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Title:The missing link in as-built 3D modeling: geometrical labeling of segmented point clouds for fitting geometrical surface
Author(s):Gu, Rongqi
Advisor(s):Golparvar-Fard, Mani
Department / Program:Civil & Environmental Engineering
Discipline:Civil Engineering
Degree Granting Institution:University of Illinois at Urbana-Champaign
Subject(s):Building Information Modeling (BIM)
surface fitting
Abstract:Modeling of the built environment is used in a variety of engineering analysis scenarios. Significant applications include monitoring of construction work in progress, quality control of on-site assemblies, building energy diagnostics, and structural integrity evaluation. The modeling process mainly consists of three sequential steps: data collection, modeling, and analysis. In current practice, these steps are performed manually which are time-consuming, prohibitively expensive, and prone to errors. While the analysis stage is fairly quick, taking several hours to complete, data collection and modeling can be the bottlenecks of the process: the first can spread over a few days, and the latter can span over multiple weeks or even months. In consequence, the applicability of as-built modeling has been traditionally restricted to high latency analysis, where the model need not be updated frequently. In fast changing environments such as construction sites, due to the difficulty in rapidly updating 3D models, model-based assessment methods for purposes such as progress or quality monitoring have had very limited applications. There is a need for a low-cost, reliable, and automated method for as-built modeling. This method should quickly generate and update accurate and complete semantically-rich models in a master format that is translatable to any engineering scenario and can be widely applied across all construction projects. To address these limitations, recent research efforts have focused on developing methods to (1) segment point cloud models at user’s desired level of abstraction; and (2) fit surface topologies such as NURBS into the segmented point clouds. While these methods exhibit flexibility in accounting for the user desired level of abstraction, yet they still result in over segmentation. Even if properly segmented, there is still a need to merge several segmented point clouds to create continuous surface models. The geometrical labels can also be used to better populate the scene with distinct surface objects based on the segmented subsets. To address current needs, this thesis focused on automatically labeling each segmented point cloud based on their geometrical properties as wall, floor, ceiling, and pipe, and fits in cylindrical and planar surfaces into the labeled point cloud models. To do so, the method detects and characterizes various types of geometrical features for each segment (e.g. density of the point cloud segment, curvature, height distributions, etc.) and infers their geometrical labels (wall, floor, ceiling, and pipe) using multiple one-vs.-all discriminative machine learning classifiers. Next, the most appropriate type of surface is fitted into the point cloud segments. The experiment results from applying the introduced method on real world point clouds – with an average accuracy of 89% in geometrical labeling – show promise in defining the relationship among segments, improve the accuracy of segmentation process, and can ultimately assist with populating the scene with distinct surface objects based on the segmented subsets.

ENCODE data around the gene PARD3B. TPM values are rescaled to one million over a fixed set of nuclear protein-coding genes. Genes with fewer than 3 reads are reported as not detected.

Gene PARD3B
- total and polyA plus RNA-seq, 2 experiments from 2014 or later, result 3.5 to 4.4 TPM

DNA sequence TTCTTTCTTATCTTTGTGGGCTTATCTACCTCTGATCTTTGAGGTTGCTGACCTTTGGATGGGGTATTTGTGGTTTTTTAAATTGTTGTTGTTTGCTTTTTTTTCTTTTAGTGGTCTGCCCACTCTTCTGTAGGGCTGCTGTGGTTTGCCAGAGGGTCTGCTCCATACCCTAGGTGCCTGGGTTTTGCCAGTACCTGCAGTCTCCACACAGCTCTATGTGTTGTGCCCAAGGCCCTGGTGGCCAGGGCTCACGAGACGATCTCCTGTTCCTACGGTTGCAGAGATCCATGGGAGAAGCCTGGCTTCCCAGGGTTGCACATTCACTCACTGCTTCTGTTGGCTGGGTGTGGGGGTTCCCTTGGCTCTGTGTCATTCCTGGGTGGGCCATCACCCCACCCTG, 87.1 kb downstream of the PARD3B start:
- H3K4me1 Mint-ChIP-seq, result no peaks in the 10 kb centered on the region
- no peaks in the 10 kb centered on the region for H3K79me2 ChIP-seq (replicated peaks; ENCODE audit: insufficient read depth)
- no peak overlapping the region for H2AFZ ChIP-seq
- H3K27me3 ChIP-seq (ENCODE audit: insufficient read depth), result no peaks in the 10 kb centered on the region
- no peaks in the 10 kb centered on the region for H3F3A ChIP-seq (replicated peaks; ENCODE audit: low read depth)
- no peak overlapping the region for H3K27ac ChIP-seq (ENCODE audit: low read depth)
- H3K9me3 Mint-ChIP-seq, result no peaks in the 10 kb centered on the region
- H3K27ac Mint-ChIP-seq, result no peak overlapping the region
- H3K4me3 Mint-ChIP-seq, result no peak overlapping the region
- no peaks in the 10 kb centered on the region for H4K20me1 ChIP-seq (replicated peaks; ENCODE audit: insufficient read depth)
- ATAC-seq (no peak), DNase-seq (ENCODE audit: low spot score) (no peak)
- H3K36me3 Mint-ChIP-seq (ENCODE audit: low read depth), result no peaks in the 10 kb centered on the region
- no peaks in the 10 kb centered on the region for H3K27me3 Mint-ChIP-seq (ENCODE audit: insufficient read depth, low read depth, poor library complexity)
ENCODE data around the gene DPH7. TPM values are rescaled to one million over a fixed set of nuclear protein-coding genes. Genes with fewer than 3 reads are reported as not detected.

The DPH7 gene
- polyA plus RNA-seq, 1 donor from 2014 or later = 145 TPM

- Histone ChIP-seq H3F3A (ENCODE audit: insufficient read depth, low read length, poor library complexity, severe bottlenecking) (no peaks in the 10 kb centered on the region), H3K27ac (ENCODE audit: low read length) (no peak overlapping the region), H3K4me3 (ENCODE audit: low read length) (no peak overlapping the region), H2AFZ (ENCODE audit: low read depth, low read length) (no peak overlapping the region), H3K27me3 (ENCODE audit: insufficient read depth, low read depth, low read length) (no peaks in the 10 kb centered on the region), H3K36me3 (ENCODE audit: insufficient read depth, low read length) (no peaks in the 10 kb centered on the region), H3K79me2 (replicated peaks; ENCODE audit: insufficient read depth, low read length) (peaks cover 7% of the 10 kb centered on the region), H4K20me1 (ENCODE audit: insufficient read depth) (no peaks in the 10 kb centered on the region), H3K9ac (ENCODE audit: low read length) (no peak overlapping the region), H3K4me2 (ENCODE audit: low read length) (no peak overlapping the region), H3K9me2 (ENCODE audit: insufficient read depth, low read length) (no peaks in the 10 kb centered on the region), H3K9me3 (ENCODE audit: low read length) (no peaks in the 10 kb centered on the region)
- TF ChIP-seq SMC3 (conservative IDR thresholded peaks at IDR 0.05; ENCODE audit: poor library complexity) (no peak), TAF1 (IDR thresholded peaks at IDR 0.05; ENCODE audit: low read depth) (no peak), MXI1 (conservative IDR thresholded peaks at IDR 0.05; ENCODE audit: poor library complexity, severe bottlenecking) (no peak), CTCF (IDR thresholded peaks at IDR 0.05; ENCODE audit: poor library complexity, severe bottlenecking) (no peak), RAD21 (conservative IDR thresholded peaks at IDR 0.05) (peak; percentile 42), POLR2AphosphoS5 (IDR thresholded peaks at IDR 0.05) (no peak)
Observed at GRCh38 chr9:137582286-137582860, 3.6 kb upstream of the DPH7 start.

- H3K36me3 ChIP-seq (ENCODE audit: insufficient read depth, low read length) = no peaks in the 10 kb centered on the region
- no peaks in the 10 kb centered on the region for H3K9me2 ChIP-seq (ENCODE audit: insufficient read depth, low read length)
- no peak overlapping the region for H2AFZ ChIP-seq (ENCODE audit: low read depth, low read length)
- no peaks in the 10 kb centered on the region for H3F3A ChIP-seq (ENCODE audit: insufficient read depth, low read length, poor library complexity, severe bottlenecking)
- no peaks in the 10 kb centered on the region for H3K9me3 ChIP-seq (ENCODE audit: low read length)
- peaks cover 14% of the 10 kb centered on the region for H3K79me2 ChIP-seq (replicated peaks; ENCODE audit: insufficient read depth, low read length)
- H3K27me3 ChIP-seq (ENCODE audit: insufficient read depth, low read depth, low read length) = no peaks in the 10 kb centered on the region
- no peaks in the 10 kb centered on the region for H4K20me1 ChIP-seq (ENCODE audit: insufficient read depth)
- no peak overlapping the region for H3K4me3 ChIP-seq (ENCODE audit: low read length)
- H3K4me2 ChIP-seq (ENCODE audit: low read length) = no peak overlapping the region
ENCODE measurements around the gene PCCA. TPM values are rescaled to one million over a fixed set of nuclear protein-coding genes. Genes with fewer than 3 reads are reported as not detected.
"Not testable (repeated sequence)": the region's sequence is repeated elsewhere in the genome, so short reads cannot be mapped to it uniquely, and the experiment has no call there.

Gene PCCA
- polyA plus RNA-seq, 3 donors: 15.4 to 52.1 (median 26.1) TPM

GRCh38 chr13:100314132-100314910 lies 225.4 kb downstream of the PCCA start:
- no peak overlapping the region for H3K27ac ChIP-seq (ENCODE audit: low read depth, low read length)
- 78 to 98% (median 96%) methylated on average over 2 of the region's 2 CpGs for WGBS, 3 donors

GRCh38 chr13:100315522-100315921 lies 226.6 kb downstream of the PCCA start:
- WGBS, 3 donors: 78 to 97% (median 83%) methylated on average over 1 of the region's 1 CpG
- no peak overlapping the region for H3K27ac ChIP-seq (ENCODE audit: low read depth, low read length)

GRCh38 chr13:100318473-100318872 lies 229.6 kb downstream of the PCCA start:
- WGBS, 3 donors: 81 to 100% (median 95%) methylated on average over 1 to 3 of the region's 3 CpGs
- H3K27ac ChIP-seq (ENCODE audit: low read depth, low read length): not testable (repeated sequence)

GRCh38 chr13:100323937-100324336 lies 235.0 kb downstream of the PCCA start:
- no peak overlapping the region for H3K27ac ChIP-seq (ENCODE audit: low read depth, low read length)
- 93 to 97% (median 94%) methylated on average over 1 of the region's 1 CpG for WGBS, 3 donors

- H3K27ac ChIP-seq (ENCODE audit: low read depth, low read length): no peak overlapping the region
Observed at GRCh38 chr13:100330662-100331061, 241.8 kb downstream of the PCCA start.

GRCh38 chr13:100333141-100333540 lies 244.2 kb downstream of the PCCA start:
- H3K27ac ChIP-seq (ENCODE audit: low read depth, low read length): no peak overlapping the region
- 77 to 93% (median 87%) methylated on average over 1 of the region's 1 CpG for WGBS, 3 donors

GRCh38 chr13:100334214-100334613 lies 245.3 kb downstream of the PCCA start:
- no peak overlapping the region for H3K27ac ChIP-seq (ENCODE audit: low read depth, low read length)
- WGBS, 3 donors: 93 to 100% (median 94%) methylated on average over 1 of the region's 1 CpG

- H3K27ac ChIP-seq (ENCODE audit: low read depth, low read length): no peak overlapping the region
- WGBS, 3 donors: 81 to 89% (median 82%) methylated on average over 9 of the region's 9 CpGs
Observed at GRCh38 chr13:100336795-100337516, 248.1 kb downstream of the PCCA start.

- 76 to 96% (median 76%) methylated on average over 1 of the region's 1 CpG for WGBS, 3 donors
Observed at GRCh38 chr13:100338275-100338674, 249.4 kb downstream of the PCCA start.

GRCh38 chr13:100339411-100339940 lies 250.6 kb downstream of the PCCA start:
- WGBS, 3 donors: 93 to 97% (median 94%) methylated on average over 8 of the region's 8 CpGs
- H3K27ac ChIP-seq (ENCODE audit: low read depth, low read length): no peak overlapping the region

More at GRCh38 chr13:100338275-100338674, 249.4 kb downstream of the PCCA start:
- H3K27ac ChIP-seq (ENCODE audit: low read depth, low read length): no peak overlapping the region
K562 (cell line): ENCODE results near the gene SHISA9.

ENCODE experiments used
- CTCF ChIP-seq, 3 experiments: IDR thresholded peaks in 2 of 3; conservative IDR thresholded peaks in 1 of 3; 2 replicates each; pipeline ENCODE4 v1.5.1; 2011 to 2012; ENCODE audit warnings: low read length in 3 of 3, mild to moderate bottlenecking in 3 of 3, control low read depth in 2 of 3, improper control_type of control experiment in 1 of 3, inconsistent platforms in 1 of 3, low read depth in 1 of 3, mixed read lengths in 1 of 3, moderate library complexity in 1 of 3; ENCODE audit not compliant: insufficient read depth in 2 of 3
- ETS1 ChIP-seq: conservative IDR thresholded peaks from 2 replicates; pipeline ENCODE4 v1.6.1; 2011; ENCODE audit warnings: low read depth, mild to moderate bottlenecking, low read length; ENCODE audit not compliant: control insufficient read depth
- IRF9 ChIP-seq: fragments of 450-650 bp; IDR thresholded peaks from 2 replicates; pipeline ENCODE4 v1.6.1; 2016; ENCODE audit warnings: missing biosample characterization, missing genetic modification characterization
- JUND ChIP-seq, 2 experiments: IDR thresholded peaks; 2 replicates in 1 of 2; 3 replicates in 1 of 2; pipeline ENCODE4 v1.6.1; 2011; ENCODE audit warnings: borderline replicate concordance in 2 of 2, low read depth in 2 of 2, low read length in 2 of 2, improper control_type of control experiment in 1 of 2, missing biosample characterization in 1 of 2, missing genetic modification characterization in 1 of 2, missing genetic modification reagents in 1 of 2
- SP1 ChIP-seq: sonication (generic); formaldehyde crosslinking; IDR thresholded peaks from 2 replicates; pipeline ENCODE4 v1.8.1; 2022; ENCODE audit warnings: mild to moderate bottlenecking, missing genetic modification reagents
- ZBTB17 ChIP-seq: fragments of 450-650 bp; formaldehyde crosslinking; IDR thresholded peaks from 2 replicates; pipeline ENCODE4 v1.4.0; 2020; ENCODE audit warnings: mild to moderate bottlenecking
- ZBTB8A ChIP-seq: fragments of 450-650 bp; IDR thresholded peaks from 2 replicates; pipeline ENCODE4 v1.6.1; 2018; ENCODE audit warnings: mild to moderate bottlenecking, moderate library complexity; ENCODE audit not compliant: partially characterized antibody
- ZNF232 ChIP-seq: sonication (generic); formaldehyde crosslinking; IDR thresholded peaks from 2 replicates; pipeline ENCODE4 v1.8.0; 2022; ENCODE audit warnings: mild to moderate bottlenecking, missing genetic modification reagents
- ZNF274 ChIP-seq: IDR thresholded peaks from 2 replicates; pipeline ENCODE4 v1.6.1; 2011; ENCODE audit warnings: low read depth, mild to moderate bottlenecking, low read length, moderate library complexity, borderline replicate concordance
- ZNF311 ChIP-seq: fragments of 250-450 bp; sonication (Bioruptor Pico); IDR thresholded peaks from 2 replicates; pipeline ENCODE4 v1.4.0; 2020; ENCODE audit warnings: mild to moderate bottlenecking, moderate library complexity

Issue Date:2015-06-25
Rights Information:Copyright 2015 Rongqi Gu
Date Available in IDEALS:2015-09-29
Date Deposited:August 201

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